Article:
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The Consumer Financial Protection Bureau has sued online payday lender Hydra Group for allegedly making fraudulent loans to unsuspecting consumers, then scamming them out of millions of dollars.
The allegations are nearly identical to a separate lawsuit the Federal Trade Commission filed earlier this month against CWB Services and several other companies. According to The New York Times:
In both cases, consumers submitted information about themselves — including bank account numbers — to online payday loan comparison sites. These so-called lead generators auctioned the information to payday lenders or to brokers, who resold the information, officials said. The suits say that in this case, unscrupulous buyers then used the information to deposit money into consumers’ bank accounts and then make unauthorized monthly withdrawals.
Authorities say Hydra Group and CWB Services bought the consumers’ information so they could make payday loans, then withdraw “finance charges” out of the unwitting borrowers’ bank accounts.
The CFPB said Hydra Group in a 15-month period made $97.3 million in loans, usually without consumers’ authorization, and then collected $115.4 million in return. “After depositing the payday loan, typically $200 or $300, it then withdraws a $60 to $90 ‘finance charge’ from the account every two weeks indefinitely,” the CFPB said. Thousands of dollars in finance charges were passed on to some consumers.
“The utter disregard for the law shown by the Hydra Group and the men controlling it is shocking, and we are taking decisive action to prevent any more consumers from being harmed,” CFPB director Richard Cordray said in a statement.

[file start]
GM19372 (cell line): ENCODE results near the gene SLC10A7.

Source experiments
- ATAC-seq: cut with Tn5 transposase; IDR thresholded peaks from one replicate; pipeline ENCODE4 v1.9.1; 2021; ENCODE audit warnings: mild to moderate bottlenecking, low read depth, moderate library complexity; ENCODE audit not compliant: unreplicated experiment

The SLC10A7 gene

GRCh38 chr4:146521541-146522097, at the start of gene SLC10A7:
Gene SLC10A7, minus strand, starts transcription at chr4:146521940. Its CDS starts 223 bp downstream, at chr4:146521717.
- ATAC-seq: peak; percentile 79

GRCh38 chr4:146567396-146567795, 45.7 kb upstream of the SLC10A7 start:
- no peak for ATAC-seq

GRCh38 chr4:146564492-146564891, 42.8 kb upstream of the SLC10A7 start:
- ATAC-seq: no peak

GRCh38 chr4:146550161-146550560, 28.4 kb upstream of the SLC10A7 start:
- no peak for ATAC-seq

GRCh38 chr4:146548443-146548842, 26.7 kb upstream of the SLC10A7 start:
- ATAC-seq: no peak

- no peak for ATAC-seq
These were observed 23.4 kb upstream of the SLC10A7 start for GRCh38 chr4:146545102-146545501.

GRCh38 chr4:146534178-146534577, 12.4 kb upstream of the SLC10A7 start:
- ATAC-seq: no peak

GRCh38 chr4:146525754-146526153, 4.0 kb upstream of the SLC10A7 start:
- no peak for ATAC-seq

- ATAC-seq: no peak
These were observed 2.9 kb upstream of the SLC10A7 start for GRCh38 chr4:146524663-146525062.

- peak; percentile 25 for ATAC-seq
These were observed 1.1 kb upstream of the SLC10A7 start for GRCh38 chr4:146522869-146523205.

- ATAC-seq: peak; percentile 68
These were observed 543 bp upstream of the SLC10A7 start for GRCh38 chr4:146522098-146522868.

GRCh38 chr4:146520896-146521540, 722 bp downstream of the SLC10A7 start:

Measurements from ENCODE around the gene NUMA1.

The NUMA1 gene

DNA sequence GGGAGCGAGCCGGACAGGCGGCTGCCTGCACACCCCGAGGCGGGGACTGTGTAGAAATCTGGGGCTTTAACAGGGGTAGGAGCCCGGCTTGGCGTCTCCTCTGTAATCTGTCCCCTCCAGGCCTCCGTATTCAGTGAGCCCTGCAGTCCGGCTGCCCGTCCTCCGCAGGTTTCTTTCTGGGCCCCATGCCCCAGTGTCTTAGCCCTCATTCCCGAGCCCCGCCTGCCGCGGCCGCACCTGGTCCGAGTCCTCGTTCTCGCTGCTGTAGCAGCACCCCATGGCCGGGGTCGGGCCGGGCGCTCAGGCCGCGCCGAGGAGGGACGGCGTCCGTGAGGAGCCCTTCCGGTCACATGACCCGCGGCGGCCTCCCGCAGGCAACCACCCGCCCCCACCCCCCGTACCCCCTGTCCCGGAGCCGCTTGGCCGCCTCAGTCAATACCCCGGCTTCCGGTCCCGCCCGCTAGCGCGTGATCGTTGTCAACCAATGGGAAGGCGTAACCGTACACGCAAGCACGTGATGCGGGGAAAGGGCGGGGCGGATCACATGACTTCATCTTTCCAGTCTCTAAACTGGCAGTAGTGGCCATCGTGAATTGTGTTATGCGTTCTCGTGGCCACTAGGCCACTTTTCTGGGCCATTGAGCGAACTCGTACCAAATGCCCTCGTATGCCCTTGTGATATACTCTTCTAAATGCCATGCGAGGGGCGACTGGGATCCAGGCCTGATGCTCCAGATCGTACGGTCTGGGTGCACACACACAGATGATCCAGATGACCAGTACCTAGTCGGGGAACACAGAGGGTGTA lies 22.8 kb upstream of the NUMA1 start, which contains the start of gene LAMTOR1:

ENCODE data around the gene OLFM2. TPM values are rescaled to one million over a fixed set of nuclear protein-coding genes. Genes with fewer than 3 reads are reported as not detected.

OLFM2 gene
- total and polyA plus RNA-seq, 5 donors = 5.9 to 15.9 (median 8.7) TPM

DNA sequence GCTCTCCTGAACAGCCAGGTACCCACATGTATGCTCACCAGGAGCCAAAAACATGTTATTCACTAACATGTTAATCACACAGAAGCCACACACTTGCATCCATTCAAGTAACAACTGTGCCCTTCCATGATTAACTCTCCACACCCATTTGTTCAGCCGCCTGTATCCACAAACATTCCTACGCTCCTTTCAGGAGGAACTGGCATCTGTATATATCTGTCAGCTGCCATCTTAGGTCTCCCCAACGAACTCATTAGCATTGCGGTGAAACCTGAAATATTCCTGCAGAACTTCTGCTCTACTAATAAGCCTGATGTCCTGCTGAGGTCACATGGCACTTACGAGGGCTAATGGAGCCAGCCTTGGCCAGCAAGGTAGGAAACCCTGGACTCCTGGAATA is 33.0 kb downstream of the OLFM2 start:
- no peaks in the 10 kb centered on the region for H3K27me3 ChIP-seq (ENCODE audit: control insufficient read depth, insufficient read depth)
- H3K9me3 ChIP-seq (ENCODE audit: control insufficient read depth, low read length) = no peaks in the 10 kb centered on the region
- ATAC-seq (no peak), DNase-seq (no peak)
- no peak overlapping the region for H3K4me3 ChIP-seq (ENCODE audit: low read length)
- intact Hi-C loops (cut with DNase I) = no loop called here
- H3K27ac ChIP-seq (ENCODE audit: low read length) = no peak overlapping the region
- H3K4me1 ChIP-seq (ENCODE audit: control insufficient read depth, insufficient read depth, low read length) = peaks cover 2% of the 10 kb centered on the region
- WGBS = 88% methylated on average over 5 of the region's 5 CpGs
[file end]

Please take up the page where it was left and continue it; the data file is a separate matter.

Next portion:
Meanwhile, the FTC alleges that CWB Services, along with other related companies, issued $28 million in payday loans in an 11-month period to unwitting consumers, and then extracted $46.5 million from those consumers’ bank accounts, USA Today said.
Like the Hydra Group payday loans, consumers would find a $200 to $300 loan deposit, followed by withdrawals of $60 to $90 for finance charges every couple of weeks, according to the Times.
“This egregious misuse of consumers’ financial information has caused significant injury, especially for consumers already struggling to make ends meet,” said Jessica Rich, director of the FTC’s consumer protection bureau.
In most cases, consumers had been comparison shopping for payday loans, but hadn’t actually applied for a loan, so were caught off guard when extra money showed up in their account. In other cases, “consumers had authorized a loan for what they thought was a one-time fee but found that payments had been withdrawn but not applied to their principal,” the Times said.
When consumers complained or banks questioned the withdrawals on behalf of their customers, the payday loan firms allegedly presented false authorization documents.
High-interest payday loans have been under fire in recent years for trapping low-income borrowers in a perpetual cycle of mounting debt.
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